Rafinesquia neomexicana, New Mexico Plumeseed
Scientific Name: Rafinesquia neomexicana
Common Name: New Mexico Plumeseed
Also Called: Desert Chickory, Desert Chicory
Family: Asteraceae, Sunflower Family
Synonyms: (Nemoseris neomexicana)
Duration: Annual, taproot
Size: Up to 2 feet.
Growth Form: Forb/herb; erect, one or more stems from base, branching; milky sap, all parts smooth (glabrous).
Leaves: Green; few leaves, alternate, divided (pinnately lobed) with narrow teeth-like lobes, lower leaves 4 inches or so in length, upper leaves reduced to bract-like appendages.
Flower Color: White flower heads about 1½ inches, showy; strap-shaped (ligulate) ray flowers only, and flower heads on terminal end of stem; fruit is an achene.
Flowering Season: February to July.
Elevation: 500 to 3,000 feet.
Habitat Preferences: Lower and upper desert areas in various habitats, plains, mesas, sandy and gravelly areas and along washes.
Recorded Range: New Mexico Plumeseed is found in AZ, CA, NM, NV, TX, UT, Baja California and northern Mexico. In Arizona, it is recorded in central, southern, western areas and Apache County.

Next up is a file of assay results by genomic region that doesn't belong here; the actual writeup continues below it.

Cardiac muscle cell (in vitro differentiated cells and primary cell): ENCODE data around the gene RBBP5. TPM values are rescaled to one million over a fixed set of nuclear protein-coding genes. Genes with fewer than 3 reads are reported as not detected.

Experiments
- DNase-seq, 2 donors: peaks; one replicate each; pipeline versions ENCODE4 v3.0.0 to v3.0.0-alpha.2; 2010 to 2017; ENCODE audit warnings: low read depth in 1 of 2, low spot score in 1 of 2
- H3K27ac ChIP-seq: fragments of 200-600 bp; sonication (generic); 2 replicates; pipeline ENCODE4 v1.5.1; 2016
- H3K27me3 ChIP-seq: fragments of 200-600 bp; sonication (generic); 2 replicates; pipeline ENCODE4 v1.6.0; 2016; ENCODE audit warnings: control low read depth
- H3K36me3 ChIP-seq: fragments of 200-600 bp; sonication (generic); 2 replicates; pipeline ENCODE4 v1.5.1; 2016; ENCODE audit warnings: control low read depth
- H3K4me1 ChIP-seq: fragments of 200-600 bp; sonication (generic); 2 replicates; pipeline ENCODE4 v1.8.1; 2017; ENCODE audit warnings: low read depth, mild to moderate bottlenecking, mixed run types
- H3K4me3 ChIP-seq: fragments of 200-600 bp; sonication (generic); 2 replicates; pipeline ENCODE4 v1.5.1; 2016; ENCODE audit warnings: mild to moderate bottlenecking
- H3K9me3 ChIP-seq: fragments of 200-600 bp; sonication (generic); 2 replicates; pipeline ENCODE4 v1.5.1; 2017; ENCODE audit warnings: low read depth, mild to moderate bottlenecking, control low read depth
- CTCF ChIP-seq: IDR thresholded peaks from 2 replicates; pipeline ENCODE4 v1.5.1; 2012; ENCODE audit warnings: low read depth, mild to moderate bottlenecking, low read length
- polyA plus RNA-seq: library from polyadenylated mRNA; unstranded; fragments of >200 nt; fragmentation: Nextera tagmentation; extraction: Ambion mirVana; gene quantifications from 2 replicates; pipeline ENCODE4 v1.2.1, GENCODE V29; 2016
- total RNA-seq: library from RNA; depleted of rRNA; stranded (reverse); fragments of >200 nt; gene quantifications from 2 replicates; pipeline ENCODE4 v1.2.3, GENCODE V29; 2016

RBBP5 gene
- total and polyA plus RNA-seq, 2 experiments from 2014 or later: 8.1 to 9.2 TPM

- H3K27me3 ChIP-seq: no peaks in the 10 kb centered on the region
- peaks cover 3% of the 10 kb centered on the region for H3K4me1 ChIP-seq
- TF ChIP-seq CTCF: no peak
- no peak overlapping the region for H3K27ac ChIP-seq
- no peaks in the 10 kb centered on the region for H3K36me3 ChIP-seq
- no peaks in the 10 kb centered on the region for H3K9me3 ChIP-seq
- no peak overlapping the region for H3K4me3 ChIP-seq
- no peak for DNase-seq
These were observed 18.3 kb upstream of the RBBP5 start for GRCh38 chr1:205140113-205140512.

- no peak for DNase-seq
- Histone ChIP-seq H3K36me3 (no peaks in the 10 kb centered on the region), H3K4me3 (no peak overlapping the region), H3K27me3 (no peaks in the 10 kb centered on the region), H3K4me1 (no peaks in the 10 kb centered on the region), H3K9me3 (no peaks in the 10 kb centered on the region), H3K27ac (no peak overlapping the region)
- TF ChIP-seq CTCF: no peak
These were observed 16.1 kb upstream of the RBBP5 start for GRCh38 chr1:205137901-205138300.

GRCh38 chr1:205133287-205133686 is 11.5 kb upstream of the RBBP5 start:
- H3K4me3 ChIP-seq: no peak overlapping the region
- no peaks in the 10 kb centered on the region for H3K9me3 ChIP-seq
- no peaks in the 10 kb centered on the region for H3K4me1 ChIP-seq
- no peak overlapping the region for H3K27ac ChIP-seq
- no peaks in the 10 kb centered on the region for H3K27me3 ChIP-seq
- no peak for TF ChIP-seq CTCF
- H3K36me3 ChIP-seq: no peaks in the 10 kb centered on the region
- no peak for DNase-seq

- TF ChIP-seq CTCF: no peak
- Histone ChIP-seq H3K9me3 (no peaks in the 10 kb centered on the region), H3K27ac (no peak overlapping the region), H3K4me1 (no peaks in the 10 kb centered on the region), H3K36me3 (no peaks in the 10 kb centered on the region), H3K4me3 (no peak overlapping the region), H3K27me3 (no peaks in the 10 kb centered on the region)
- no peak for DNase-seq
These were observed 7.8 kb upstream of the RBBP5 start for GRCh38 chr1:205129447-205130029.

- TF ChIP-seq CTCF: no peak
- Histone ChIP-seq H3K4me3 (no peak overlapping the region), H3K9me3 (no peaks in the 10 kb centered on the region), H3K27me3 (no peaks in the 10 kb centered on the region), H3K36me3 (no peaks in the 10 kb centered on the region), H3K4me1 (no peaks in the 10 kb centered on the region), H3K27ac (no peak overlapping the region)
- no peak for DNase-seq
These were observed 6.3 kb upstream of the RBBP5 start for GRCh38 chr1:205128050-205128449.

North America & US County Distribution Map for Rafinesquia neomexicana.
U.S. Weed Information: No data available.
Invasive/Noxious Weed Information: No data available.
Wetland Indicator: No data available.
Threatened/Endangered Information: No data available.
Comments: New Mexico Plumeseed or Desert Chicory is a showy conspicuous spring bloomer of the lower deserts following adequate winter rainfall. In Southwest Desert Flora also see two similar species are California Plumeseed, Rafinesquia californica and Tackstem, Calycoseris wrightii. In Arizona California Plumeseed is less abundant in distribution and has smaller flower heads. Tackstem is found in the same habitats but it has visible tack-shaped glands under the flower heads.
The common name of Desert Chicory is adapted from its similarity to Common Chicory, Cichorium intybus which is bright blue and found throughout Arizona and the United States.